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Re: gcc 3.5 integration branch proposal
On Mon, 2004-01-19 at 23:28, Marc Espie wrote:
> On Mon, Jan 19, 2004 at 11:08:15PM +0100, Laurent GUERBY wrote:
> > BTW, people with old machines always have the choice of staying with old
> > software too.
> Not really. Not when you want to compile similar stuff on a wide range
> of machine. It's not as if you have a choice of `small optimizations,
> fast compiler, correct compiler'. Staying with gcc 2.95 comes with the
> price of being completely unable to even compile standard C++ code.
Ok, so you're comparing a not working compiler just able to compile
faster small parts of the code you're interested in with a compiler
able to compile everything but slower? I don't know C++ much, but it
looks like being correct and not horribly inefficient in generated code
in the C++ compiler world is very expensive in terms of CPU cycles.
> Maybe what we're doing with the OpenBSD project is somewhat unusual ?
> but we've found out in the past that each new compiler has its share
> of arch-dependent and arch-independent bug. There comes a point where
> you prefer to have one single compiler, because that way at least,
> you have to cope with just one set of arch-independent bugs.
I must admit I would give a hard try at cross compiling from
fast x86 machines to your targets and then testing
the resulting images on the target machines in various automated ways
(hardware performance allowing of course but if generated code is faster
with newer GCC you should be able to test more in less time :), but I
have no experience in OS building and testing so that might not be
> Right now, we're probably going to end with both gcc 2.95.3 and gcc 3.3.2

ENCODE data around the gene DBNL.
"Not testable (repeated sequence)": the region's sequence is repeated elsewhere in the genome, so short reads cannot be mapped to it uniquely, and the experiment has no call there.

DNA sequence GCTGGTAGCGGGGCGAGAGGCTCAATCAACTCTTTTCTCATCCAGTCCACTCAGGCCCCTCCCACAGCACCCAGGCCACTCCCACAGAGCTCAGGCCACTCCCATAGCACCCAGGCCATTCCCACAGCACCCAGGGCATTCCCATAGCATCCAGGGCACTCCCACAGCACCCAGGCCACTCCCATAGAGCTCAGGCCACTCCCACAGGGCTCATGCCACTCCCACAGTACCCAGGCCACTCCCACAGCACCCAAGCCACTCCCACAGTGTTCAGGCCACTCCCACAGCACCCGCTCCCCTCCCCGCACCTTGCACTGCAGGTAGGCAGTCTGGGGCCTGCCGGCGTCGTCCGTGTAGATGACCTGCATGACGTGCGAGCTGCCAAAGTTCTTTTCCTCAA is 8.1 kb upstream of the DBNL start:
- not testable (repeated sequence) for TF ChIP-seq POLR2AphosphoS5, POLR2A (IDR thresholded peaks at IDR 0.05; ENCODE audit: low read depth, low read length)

> active on different architectures at the same time, and the price in terms
> of maintenance is steep.
That's price of your team time for your users against price of GCC
developpers time for GCC users. Everyone should be able to make
his/her mind while considering the whole free software community.
> Maybe most of you are actually working for companies, and so don't really
> care about the toll in terms of human costs ? I mean, sure, hire a new
> programmer, or buy a new $2000 machine. But real hobbyists ? We don't
> really have ways to hire new people. And a new $2000 machine means less
> network cards or gfx cards to play with and port drivers to.
At work cost of reasonable developper machines is less than cost of
professional support for GCC for our team and targets paid to ACT
and so used in part to improve GCC too. We have also 30 processors used
for developping our software and more than 500 processors for running
our software. Math is not really hard to do there.
At home, I change machine every two or three years, donate the old
machine to FSF if needed. My current machine is an Athlon 2600 with 512
MB RAM and 120 GB disk I paid less than 500 euros in november last year.
GCC boostrap is less than 30 minutes for c,ada.